Visiting Fellowships at the Centre for Hebrew and Jewish Studies are currently available for scholars wishing to join one of the Oxford Seminars in Advanced Jewish Studies. To read more about Visiting Fellowship opportunities, click here.
The Centre is able to offer to Visiting Scholars access to shared office space in its premises at the Clarendon Institute, located in central Oxford. Visiting Scholars are encouraged to attend and participate in the academic activities of the University’s Centre for Hebrew and Jewish Studies, all of which are conducted in English. They may be invited to present a paper relating to their research should a suitable opportunity arise. To apply, please click here.
Current Visiting Scholars
Professor Alessandro Maria Bruni
Alessandro Maria Bruni is tenured Associate Professor of Slavic Studies at the Ca’ Foscari University of Venice in Italy. He completed his PhD at the Russian Academy of Science in Moscow (2004) and was a recipient of the Alexander von Humboldt Research Fellowship (2006-2008) and of Membership of the Institute for Advanced Study in Princeton (2012-2013). He has authored more than 70 scholarly publications in the field of Slavic Philology, Biblical Studies, Caucasology, Diachronic linguistics, Palaeography and Codicology (https://www.unive.it/data/people/11897641/pubb_anno). During his time as a Visiting Scholar at the OCHJS he plans to undertake a comparative analysis of the Old Church Slavonic version of the Book of Daniel with the LXX. Thanks to this research, scholars expect to be provided with new insights into our understanding of the textual history and of the literary growth of Daniel.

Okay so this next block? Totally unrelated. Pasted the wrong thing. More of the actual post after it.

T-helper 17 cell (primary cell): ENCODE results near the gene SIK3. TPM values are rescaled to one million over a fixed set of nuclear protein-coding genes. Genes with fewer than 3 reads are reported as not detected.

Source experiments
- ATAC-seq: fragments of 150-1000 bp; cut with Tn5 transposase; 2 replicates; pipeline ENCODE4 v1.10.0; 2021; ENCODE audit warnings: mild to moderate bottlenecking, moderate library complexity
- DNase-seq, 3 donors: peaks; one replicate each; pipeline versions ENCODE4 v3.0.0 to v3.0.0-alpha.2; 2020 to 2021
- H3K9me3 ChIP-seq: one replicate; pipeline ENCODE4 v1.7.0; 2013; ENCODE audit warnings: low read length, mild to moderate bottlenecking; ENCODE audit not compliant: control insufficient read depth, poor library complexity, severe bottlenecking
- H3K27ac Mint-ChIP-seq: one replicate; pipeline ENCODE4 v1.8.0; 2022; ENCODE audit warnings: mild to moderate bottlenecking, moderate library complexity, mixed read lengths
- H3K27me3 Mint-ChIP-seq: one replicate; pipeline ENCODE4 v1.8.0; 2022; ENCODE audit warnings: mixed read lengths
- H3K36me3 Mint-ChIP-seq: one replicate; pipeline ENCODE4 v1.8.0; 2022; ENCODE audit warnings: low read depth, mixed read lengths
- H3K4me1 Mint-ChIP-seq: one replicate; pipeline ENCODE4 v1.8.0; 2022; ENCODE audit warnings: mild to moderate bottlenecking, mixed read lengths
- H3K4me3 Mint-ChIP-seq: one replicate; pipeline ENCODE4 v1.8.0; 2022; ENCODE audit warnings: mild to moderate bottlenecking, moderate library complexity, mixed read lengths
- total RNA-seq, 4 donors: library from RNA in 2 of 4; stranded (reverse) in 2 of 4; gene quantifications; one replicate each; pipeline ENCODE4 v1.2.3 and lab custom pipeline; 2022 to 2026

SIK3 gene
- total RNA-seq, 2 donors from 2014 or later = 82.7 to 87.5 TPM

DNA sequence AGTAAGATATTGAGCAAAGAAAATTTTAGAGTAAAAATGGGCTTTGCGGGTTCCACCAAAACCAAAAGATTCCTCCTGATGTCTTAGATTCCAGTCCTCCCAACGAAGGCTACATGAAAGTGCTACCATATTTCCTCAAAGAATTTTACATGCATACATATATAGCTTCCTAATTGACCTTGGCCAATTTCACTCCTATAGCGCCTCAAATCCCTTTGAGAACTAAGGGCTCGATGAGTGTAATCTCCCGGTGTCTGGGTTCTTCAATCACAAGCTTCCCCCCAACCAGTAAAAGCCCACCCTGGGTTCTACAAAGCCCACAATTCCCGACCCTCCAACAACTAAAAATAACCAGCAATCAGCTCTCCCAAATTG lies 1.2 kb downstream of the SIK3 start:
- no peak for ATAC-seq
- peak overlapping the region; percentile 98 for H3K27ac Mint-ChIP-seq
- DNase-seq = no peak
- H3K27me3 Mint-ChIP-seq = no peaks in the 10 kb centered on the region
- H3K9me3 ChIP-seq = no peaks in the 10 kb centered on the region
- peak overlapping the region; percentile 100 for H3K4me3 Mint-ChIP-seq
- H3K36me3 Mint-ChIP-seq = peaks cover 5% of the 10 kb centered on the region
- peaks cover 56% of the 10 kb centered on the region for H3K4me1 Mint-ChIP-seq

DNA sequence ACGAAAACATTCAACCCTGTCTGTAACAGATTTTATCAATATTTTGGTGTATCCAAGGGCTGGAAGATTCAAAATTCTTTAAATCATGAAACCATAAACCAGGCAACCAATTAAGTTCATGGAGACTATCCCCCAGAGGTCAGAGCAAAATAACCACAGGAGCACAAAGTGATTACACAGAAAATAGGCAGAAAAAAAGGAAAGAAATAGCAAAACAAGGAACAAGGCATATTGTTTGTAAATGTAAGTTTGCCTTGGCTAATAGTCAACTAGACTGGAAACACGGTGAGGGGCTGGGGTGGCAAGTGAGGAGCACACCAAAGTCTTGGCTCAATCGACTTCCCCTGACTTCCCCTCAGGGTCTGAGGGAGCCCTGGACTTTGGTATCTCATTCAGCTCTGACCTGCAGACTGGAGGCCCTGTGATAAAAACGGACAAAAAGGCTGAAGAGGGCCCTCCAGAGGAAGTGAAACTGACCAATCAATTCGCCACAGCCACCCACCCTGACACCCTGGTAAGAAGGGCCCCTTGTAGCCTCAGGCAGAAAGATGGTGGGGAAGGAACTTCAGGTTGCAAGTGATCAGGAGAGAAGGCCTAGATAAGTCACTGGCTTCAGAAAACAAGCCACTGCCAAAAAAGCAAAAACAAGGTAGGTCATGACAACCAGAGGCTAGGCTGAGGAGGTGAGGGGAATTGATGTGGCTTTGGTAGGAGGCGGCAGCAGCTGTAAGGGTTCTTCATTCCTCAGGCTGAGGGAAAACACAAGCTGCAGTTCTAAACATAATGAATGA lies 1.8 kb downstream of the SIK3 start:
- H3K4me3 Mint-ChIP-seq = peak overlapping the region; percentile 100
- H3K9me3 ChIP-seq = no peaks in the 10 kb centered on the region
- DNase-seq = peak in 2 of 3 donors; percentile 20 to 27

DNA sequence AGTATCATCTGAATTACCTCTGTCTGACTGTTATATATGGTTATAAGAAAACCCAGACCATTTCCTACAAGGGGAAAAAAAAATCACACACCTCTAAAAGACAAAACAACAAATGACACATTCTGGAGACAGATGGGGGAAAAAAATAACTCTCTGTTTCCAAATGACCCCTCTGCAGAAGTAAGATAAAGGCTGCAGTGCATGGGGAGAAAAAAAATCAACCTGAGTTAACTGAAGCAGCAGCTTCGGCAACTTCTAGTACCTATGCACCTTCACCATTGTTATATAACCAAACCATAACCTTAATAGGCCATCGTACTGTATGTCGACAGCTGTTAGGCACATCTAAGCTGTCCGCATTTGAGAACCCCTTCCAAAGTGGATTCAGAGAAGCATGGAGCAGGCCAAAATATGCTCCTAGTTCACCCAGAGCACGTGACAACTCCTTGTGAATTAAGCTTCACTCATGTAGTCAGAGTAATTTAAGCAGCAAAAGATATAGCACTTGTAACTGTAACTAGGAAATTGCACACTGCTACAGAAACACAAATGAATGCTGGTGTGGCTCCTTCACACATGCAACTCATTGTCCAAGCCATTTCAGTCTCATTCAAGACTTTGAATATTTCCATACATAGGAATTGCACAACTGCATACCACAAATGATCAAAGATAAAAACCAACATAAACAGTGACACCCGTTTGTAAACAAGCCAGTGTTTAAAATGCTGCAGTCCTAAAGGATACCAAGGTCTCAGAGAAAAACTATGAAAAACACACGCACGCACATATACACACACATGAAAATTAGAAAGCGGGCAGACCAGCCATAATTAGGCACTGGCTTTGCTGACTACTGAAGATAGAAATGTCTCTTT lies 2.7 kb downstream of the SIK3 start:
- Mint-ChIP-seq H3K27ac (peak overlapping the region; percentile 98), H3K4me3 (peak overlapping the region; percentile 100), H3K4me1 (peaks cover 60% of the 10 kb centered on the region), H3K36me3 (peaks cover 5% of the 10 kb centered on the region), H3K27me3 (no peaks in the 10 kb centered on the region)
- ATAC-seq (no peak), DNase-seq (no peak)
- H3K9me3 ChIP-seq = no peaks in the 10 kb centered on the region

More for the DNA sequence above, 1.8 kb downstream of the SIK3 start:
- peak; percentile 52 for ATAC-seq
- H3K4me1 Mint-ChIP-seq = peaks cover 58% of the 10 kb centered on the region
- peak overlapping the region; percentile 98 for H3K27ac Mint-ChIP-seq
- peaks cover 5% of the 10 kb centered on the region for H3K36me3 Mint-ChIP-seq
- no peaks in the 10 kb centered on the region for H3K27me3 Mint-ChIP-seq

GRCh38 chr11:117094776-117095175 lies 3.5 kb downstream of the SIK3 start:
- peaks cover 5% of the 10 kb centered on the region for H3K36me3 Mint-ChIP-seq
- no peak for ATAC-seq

Dr Jeremiah Coogan
Jeremiah Coogan (PhD Notre Dame, MPhil Oxon) is a Marie Skłodowska-Curie Fellow in the Faculty of Theology and Religion and a Research Associate at Keble College. He is also a Junior Fellow in the Andrew W. Mellon Society of Fellows in Critical Bibliography at Rare Book School (University of Virginia) and a Fellow at the Oriel Centre for the Study of the Bible in Oxford.Jeremiah researches material texts and reading practices in the Roman Mediterranean. His first monograph, forthcoming from Oxford University Press, analyses Eusebius of Caesarea’s fourth-century reconfiguration of the Gospels as a window into broader questions of technology and textuality in early Christianity. His current project uses the complex reception of Matthew’s Gospel to engage ongoing debates about continuity and change in Second Temple, rabbinic, and early Christian texts.